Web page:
So this is fun. Back in January, Bronx District Attorney Robert Johnson sent a subpoena to Room Eight, a local politics blog. The subpoena demanded "identifying details of a Room Eight blogger who wrote under the name 'Republican Dissident,' as well as the authors of a dozen comments on his posts." Are you alarmed yet? Here's the kicker: the subpoena was sealed, with an all-caps warning threatening prosecution if the contents of it were revealed. Now, six months later, the DA's finally given up. And we can all read about how a random functionary on the Bronx Board of Elections got the DA's office—without the DA's knowledge, according to Johnson!—to threaten to expose and prosecute an anonymous blogger and a dozen anonymous commenters, just for criticizing her. So yes the forces of good and anonymous online criticism won out this time. But here's why it's still scary:
Yikes. Media Consortium blogger Brian Beutler was shot in Washington DC last night, a block away from my old apartment. Or pretty much directly in front of Andrew Sullivan's apartment. He is expected to make a full recovery. And next time, thanks to the Supreme Court, he will be able to shoot back. [DCist, Photo]
One unmitigated good that's come of the lawlessness of the Internet is that it's allowed daring bloggers in third world countries to flout their authoritarian regimes (Kos and HuffPo just like to think they do the same). Egypt, China, Iran, and Pakistan have all jailed online diarists and tried to block the rest of the population from even accessing international media. All have failed for the same reason samizdat entered the lexicon in the cold war: dissidents are more enterprising than their persecutors. (At left, activists demanding the release of Egyptian blogger Kareem Amer, who was sentenced to four years in prison and then became a cause celebre).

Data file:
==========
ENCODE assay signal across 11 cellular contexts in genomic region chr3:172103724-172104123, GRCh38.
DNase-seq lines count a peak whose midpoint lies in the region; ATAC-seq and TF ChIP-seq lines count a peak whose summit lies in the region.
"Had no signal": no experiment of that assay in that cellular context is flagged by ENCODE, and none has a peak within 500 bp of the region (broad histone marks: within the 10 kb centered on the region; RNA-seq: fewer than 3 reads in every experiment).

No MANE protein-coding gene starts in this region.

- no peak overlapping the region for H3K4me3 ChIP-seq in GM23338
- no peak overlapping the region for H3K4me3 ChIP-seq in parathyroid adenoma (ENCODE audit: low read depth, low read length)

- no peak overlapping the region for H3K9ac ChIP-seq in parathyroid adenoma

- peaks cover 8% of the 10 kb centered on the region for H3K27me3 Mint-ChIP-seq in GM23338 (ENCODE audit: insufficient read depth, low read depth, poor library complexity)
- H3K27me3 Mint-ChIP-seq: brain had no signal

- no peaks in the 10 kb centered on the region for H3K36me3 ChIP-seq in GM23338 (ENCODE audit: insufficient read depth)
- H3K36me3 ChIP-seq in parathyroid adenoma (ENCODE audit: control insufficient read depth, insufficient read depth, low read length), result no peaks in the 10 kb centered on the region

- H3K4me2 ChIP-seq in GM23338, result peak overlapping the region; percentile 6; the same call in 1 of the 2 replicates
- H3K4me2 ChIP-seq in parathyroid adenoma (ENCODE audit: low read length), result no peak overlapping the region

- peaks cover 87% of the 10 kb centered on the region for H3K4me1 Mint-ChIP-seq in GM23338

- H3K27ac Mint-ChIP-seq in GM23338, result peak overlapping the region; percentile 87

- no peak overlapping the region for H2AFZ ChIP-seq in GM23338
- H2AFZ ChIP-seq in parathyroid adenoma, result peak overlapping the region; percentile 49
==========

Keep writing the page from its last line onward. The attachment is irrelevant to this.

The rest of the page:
Good news for the Associated Press! "In 2007 three times as many people were arrested for blogging about political issues than in 2006," an annual report from the University of Washington reveals. The majority of arrests since 2003 have taken place in Iran, China, and Egypt, though the US of A gets a mention: "The report predicted that the number of blogger arrests in 2008 would exceed the 36 seen in 2007 thanks to greater popularity of blogging as a medium, greater enforcement of net restrictions, and elections in China, Pakistan, Iran and the US." Thats fine, fine company we're in, isn't it? Of course, the reported number could be deceptively low.
Gopalan Nair, a US citizen and blogger, was arrested and charged in Singapore for insulting a judge. He accused the judge of prostituting herself in a vituperative email and blog post. Then he basically asked to be arrested: "In another post on his blog Saturday, Nair taunted authorities, saying he was in Singapore at a particular hotel, and also gave his phone number." So bilious! Also, kinda dumb! Anyway, we'll add Singapore to the list. [AFP]